The problem with Ken Blanchard’s books

by Krishna on December 24, 2006

I have read many of Ken Blanchard’s books like the One Minute Manager and Who Moved My Cheese. Many of these books occur high in popularity on the lists of many book vendors including Amazon. Many of my friends in school have also recommended these books. They are very short and easy to read — typically you can finish one of them within a few hours. The books use the methodology of a simple story or parable to explain a business management concept.

I have serious reservations about his books and my personal feeling about his works are that they do more harm than good. First of all, the use of a story to illustrate ideas is a good methodology for readers to easily understand the topic. However, the story is just that — a fictional story that can be manipulated in any way to suit the conclusions that the author wants to make. I have not seen much research to justify the ideas or methods mentioned in the book.

Since the books are easily readable, I assume that a good portion of its readers consist of those persons who have little time for a more theoretical or larger business management book, but want something quick and easy. Blanchard’s books fill the void for this audience. The problem is that this audience never gets to understand important business concepts in the context of the working of the business environment.

By over-simplifying the concept, it is an invitation to the reader to blindly apply ideas without thinking of the whole picture. Take the example of the One Minute Manager which explains how overwhelmed managers can make better use of their time by proper delegation. Good concept, but the explanation in the book makes it very tempting for managers to do paper pushing and make themselves less accessible to subordinates.

The use of metaphors like monkeys and mice in different stories have seeped into misguided management cliches and are highly demotivating and insulting to workers. In “Who Moved My Cheese?”, workers are compared to mice and asked to accept change as a fact of life. But what about management? What is their role? Are workers just supposed to be pawns who have to turn their lives upside down just so that change can be accommodated.

A recurring method in Blanchard’s books is to provide a principle in huge, bold letters in an entire page dedicated to it. This has the makings of a cult, where the principle is supposed to be cast in stone. A egregious example of this occurs in the book “Gung Ho!” where the “Spirit of the Squirrel”, “Spirit of the Beaver”, etc. are mentioned as if they are gospel.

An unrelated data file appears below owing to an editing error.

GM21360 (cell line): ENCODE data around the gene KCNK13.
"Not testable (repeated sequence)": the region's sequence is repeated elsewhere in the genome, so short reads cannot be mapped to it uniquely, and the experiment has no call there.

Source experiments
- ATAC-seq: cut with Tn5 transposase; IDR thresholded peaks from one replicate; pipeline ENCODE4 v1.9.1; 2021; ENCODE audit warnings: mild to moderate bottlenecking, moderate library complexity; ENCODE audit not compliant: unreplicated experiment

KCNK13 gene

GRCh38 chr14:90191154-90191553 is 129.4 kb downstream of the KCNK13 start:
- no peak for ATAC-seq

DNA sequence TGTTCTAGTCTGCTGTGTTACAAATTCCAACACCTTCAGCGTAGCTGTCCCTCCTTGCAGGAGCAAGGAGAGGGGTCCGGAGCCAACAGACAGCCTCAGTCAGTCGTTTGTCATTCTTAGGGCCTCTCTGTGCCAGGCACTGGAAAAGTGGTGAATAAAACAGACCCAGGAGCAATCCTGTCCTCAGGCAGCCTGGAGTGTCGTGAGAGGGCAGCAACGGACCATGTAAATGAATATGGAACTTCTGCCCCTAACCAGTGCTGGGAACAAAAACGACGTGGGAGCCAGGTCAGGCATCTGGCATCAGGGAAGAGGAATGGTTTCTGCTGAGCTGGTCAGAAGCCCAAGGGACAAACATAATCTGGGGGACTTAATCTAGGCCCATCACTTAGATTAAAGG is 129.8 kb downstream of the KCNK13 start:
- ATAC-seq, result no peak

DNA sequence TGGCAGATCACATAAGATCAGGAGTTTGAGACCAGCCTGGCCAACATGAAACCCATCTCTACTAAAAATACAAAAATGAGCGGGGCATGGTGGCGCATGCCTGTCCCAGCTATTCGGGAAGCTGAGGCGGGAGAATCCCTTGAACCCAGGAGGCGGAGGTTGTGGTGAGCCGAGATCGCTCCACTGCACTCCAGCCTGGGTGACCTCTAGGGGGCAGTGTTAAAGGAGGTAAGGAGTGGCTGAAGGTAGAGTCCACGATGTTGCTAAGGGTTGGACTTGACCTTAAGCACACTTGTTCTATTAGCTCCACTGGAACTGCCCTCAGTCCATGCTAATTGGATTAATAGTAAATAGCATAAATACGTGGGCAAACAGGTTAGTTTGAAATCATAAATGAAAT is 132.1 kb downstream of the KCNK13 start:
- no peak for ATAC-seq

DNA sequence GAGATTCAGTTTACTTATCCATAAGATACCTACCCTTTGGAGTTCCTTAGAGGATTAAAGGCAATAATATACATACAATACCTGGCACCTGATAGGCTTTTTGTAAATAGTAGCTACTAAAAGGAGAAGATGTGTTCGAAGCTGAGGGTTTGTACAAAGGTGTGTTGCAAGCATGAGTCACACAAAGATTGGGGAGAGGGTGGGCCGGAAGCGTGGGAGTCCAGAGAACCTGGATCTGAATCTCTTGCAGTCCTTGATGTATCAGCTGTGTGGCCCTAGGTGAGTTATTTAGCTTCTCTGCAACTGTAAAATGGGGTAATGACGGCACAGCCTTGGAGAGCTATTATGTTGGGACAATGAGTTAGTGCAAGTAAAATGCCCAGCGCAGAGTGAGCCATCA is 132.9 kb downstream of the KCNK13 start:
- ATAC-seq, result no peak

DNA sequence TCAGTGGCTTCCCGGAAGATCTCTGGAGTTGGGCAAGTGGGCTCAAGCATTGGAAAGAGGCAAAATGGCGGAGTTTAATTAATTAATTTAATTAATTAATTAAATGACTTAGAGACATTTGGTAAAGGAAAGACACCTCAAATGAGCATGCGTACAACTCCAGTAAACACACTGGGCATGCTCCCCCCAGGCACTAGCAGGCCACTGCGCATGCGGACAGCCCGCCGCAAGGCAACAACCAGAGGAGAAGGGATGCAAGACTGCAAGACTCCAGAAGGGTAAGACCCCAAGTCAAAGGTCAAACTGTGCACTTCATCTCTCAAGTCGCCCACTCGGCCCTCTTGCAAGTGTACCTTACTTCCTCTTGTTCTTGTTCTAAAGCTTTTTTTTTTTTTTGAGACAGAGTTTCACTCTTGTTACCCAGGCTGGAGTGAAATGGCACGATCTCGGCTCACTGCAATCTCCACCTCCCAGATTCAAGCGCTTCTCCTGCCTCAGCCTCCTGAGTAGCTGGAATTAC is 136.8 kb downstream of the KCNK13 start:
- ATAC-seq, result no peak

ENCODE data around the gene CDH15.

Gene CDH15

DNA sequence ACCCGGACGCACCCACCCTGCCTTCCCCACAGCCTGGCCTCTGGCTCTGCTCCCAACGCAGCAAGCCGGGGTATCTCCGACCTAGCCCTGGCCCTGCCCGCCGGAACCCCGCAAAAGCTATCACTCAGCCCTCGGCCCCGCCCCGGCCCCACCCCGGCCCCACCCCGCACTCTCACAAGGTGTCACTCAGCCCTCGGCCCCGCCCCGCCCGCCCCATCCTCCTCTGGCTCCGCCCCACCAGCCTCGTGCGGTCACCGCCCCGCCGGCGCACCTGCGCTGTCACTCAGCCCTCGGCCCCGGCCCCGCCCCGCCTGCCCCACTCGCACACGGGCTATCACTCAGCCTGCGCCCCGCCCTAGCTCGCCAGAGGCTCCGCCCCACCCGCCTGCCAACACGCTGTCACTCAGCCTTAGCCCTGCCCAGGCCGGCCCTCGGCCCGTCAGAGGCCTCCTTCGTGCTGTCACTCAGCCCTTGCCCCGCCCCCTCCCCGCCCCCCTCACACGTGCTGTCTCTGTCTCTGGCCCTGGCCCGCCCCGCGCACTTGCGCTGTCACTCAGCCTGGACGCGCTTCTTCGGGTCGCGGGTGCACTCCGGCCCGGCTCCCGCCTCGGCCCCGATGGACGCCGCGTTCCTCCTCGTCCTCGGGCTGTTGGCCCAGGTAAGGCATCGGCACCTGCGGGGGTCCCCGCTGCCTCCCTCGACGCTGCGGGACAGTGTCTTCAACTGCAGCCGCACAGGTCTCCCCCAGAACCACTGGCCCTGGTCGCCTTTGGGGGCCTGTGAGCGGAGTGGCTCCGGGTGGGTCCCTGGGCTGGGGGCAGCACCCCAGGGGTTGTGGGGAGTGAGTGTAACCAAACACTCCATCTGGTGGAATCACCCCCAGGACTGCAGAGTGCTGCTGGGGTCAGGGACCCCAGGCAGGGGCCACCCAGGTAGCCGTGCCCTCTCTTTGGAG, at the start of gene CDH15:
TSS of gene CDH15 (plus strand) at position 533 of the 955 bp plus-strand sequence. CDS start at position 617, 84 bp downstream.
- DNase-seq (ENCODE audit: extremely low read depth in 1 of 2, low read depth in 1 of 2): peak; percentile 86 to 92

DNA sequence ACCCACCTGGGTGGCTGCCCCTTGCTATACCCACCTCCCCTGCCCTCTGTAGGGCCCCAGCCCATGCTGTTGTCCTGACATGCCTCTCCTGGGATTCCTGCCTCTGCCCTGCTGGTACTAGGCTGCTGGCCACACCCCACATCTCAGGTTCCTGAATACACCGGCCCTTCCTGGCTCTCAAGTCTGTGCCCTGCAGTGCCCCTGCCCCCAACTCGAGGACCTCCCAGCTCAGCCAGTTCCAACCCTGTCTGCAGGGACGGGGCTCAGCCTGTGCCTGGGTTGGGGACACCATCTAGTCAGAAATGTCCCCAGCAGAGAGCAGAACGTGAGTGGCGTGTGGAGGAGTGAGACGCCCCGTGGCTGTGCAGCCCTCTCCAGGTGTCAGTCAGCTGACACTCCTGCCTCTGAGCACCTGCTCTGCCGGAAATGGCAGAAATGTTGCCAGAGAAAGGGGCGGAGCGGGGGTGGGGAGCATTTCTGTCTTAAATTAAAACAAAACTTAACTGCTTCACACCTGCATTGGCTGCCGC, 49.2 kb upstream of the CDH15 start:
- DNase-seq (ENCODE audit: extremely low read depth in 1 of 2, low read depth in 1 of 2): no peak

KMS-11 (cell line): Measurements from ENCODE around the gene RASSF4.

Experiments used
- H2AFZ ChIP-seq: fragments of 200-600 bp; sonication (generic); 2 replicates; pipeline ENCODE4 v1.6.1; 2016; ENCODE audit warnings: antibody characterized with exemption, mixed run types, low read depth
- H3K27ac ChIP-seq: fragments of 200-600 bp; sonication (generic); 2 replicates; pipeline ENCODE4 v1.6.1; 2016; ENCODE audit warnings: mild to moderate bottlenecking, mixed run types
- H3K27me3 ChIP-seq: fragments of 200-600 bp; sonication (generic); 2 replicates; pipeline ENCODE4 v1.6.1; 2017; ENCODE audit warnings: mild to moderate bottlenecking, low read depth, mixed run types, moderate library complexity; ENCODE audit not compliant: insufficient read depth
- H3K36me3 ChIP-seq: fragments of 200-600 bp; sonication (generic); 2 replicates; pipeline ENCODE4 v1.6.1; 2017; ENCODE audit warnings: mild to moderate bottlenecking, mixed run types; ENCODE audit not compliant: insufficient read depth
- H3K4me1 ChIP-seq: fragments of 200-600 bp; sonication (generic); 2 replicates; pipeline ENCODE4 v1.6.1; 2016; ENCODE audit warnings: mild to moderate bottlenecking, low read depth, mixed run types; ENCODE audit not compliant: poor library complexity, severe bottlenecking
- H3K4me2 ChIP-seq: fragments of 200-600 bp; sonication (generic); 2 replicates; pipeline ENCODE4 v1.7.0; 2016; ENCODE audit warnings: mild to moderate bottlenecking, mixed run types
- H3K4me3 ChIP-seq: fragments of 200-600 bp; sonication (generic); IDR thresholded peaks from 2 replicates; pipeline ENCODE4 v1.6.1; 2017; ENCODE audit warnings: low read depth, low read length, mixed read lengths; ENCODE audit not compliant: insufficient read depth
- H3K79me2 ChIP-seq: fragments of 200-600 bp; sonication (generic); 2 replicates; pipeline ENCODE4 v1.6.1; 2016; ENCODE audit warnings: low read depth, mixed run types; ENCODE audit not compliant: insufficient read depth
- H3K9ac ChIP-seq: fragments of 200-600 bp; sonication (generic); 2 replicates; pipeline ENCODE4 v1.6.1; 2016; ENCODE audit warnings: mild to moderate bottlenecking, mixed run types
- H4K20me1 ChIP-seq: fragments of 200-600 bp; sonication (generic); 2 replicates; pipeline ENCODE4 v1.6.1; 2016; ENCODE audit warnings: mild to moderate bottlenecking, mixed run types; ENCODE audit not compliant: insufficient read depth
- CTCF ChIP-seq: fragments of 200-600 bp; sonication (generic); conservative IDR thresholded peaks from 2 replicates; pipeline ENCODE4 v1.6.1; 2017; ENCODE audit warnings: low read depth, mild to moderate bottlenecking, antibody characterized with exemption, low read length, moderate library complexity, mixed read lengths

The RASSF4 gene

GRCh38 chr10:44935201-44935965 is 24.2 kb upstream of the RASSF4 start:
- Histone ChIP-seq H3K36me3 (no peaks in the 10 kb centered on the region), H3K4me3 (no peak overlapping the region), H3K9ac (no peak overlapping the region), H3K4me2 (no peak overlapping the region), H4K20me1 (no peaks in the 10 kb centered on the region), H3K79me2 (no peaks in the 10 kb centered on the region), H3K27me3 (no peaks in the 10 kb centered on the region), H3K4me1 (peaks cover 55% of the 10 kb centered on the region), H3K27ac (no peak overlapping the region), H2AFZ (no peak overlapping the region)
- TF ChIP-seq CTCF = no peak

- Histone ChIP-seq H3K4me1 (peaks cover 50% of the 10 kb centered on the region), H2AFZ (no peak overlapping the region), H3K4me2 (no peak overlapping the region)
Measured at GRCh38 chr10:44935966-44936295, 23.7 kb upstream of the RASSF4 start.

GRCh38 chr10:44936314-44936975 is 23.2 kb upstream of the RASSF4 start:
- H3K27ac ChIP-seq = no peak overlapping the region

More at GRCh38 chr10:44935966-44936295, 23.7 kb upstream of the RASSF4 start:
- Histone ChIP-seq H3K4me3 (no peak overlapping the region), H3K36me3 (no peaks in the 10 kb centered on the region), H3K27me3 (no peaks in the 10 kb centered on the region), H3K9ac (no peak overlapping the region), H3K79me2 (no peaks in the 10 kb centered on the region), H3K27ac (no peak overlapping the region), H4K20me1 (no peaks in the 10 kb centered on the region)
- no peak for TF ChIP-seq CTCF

Managers who buy into this start becoming what I term “checklist” managers who start using this specific methodology to start running their organization. Real organizations are far more complex to be run by such checklists which have no proven research foundations. Effective managers need to recognize these books as containing tactics that may be useful in certain circumstances and as part of a larger strategy, not as a silver bullet to solve all the problems within the organization.

Ultimately that is precisely the problem. They are way more inexperienced and raw managers than savvy ones. Books like this hide the seriousness and complexity of management and seem to provide quick fixes. The overwhelmed manager starts implementing them whole-heartedly. When employees get demotivated because of faulty implementation or management speak, the manager blames the employees and tries harder to push the tactics even more, instead of recognizing that the methodology was wrong in the first place.

So what is the solution? If you are a business owner or manager and want to develop true management capabilities in your organization, the first thing you must impress on potential leaders and managers is that there are no shortcuts. Management is hard and requires knowledge, patience, humility and perseverance. Learning is continuous. Show them the right books or literature to read and tell them that each contains only the partial truth. They must develop the right outlook and constantly use information to build up their vision and strategy. And be willing to learn from mistakes and question everything.

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